Road to VR:
Do you think VR’s Killer App will launch in 2017?

Whiting:
Of course, because Robo Recall launches Q1 2017! In reality though, I think that 2017 is somewhat optimistic for a killer app. Great content, yes. But, killer apps are built on the shoulders of countless lessons learned from the apps that came before them. While we’re starting to see a lot of great content trickle out (the mainstream market attention of Resident Evil 7 and Rez Infinite are great indicators), you have to remember that great content generally takes two or three years to develop.

SEE ALSO
Latest Figures Suggest 'Resident Evil 7' Could Have Some 280,000 PSVR Players

It was only last year that consumer headsets were first widely commercially available, and it was only a few months before that when the big players announced release dates and pricing. Because of that, many of the traditional funding vehicles that create killer content didn’t kick in until a little over a year ago. That means many projects that took that initial round of funding still have about a year to go before they see the light of day. Because of that, I think 2018 is going to be the year where we start seeing a wider variety of great content from a variety of developers, and hopefully our killer app is somewhere in that batch.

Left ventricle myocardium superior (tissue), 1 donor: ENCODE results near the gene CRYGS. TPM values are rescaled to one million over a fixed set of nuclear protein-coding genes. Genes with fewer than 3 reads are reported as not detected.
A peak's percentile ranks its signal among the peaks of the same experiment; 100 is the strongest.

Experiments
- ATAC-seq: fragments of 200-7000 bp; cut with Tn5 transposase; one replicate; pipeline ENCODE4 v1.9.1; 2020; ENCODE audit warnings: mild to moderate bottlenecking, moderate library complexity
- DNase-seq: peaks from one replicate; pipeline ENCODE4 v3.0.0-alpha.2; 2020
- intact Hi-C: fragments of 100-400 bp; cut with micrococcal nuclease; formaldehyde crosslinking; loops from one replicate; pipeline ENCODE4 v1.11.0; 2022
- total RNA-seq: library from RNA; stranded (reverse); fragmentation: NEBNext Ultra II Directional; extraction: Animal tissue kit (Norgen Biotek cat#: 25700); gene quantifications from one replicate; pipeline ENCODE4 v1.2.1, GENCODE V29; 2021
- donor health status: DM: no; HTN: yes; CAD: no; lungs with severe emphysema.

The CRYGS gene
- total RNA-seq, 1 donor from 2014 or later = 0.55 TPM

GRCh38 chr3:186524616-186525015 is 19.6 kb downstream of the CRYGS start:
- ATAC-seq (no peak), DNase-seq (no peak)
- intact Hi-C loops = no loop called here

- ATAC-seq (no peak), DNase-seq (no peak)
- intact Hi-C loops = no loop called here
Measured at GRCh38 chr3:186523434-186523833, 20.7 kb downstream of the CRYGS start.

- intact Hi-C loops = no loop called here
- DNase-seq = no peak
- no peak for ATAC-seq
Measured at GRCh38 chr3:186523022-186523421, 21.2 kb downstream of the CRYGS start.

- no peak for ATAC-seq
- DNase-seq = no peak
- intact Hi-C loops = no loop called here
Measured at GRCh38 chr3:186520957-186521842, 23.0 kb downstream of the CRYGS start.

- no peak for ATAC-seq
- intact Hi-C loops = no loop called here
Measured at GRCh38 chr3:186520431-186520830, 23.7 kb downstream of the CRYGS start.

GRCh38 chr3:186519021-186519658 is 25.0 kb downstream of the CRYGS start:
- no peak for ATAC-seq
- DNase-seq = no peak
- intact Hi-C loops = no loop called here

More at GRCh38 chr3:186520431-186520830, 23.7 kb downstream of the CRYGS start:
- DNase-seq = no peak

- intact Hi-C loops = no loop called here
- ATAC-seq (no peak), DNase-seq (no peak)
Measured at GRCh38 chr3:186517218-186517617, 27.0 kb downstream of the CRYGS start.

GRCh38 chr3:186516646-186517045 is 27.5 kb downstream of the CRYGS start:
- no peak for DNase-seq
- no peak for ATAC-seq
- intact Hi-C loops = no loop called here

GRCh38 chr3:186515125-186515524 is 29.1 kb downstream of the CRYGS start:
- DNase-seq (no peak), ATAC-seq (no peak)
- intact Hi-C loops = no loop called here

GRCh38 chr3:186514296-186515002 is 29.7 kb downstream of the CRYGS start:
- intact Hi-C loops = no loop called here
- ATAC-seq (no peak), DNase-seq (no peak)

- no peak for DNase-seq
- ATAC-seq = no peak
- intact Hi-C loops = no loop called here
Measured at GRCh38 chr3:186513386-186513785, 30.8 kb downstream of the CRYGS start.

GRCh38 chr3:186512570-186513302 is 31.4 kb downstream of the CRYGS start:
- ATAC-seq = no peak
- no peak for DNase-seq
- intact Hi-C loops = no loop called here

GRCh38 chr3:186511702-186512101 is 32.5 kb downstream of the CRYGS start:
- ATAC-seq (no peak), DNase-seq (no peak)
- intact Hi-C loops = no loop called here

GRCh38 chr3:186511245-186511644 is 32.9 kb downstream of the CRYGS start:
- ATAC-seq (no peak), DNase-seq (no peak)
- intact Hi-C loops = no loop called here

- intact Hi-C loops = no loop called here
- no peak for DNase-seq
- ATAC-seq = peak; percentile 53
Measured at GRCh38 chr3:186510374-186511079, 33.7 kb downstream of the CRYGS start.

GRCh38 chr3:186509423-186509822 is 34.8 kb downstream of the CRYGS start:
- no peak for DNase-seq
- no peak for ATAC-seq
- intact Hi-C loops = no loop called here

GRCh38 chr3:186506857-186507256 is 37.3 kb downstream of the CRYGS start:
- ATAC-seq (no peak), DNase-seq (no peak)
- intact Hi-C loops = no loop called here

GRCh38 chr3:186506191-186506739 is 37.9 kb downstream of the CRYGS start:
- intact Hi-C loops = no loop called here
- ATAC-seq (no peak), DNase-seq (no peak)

More from the ‘On the Hunt for VR’s Killer App’ Series:

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  • Brandon Smith

    I think the trajectory of games as a medium is a little different than the trajectory of film. Mr. Whiting is entirely correct that early film borrowed from staged productions. But I feel like games grew INTO referencing film as a source instead of grew out of it. Early video games took inspiration from table top games such as Dungeons and Dragons, novels such as The Lord Of The Rings, films like Star Wars and Star Trek, plays like the works of William Shakespeare and board games like Monopoly or Risk. Film, too, was an influence. But film was just one of MANY influences.

    As time has gone on, I feel like many or most of the influences that created gaming have been strained out in favor of leaning ENTIRELY on film.

    I honestly think this is part of the reason why there is such a huge (and often ignorant) resistance to VR. People feel like because games have become indistinguishable from film that we have “arrived”. It’s “done” now. No further work is required.

    • Robert Cole

      VR requires a fresh, innovate and unique approach to design, whether for gaming or no-gaming applications

      The “Killer App” is not a single application, but a suite of quality applications with compelling content, that make ownership of expensive hardware worthwhile.

      If you think back on previous console generations, each had a suite of AAA or Inde titles that made that console, but this took time and $$.

      Its early days, and I am seeing Rift in exchange stores across London, hopefully we don’t seem the same with Vive as users get bored and trade in?

  • Get Schwifty!